Tuesday, November 11, 2014

When Writing is Work

I have a confession to make: it's hard for me to be able to take a "day off." If I'm at home with free time, I find it nearly impossible to not feel the insatiable need to write, simply because the work ethic is so deeply ingrained in me.

It doesn't matter that I've just finished a manuscript. I can't edit it without my CP's notes, so I find myself with a conundrum: Either I can take a break, or I can start another manuscript because taking a break is like wasting time to me, even if it's not and I know it isn't. Writers need to read to recharge, to let their creative juices get a break, to let their emotions simmer.

And yet, no matter what stage I'm at in writing, I find it nearly impossible to take a break and read. I have books piled on my desk, lining my shelves, all waiting for me to get to them. And I want to get to them, to read them and swoon or laugh or get really, really angry. But no matter what I do, as soon as I sit down to read, I ask myself why I'm "wasting time." Why I'm not taking this free time I have to write another manuscript.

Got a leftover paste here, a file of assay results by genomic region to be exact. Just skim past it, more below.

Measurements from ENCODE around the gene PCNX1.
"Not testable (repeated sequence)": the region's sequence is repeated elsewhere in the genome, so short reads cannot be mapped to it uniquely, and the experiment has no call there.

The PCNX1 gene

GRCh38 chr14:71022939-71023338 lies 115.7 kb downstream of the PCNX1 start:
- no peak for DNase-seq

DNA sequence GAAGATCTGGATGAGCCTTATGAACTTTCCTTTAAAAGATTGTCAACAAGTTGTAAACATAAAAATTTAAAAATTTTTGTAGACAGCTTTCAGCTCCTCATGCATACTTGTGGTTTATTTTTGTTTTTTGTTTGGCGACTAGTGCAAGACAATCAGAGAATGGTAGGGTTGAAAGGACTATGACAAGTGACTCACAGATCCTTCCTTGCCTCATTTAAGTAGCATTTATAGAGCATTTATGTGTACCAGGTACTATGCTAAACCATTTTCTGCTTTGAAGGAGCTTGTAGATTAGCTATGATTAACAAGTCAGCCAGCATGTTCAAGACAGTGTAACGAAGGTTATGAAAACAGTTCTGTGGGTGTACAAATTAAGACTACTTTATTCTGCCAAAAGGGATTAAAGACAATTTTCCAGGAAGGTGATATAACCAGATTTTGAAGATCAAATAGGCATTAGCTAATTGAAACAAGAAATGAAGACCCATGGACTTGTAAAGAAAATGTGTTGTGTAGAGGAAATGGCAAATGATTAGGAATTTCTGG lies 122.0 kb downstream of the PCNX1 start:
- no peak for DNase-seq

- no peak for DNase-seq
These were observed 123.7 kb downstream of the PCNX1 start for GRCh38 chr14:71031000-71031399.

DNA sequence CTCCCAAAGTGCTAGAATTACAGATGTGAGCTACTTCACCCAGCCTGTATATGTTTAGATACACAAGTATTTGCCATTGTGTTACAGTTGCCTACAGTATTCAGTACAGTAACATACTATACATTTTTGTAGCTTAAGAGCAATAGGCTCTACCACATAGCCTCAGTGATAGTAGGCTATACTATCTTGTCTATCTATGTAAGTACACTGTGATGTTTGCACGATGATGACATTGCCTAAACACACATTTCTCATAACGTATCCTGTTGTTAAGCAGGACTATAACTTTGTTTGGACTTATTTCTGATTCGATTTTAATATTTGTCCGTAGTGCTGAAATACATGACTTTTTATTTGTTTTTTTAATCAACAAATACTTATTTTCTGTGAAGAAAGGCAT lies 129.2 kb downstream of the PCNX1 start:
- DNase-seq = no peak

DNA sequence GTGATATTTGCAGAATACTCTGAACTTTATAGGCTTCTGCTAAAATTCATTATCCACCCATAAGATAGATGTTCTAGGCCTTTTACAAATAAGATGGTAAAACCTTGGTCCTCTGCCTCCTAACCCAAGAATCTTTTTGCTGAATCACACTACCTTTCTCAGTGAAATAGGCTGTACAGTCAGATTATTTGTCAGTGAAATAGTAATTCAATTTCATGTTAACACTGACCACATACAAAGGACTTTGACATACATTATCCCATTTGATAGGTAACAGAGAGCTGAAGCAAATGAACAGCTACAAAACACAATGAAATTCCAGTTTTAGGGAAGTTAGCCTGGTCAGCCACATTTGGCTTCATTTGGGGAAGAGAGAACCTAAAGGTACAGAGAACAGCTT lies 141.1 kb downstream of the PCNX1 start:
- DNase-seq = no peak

It goes full circle, again and again and again, and nothing I seem to do breaks that vicious cycle. Even if I feel burned out, or tired, or like the manuscript I'm beginning is going to be a hard one to write for reasons I don't even know.

Do you ever feel that way? Like no matter how hard you work, you just HAVE to keep plugging away, HAVE to keep working, HAVE to be doing something that seems "productive"? It's so frustrating. And if you do, how do you trick your mind into letting you take a break?

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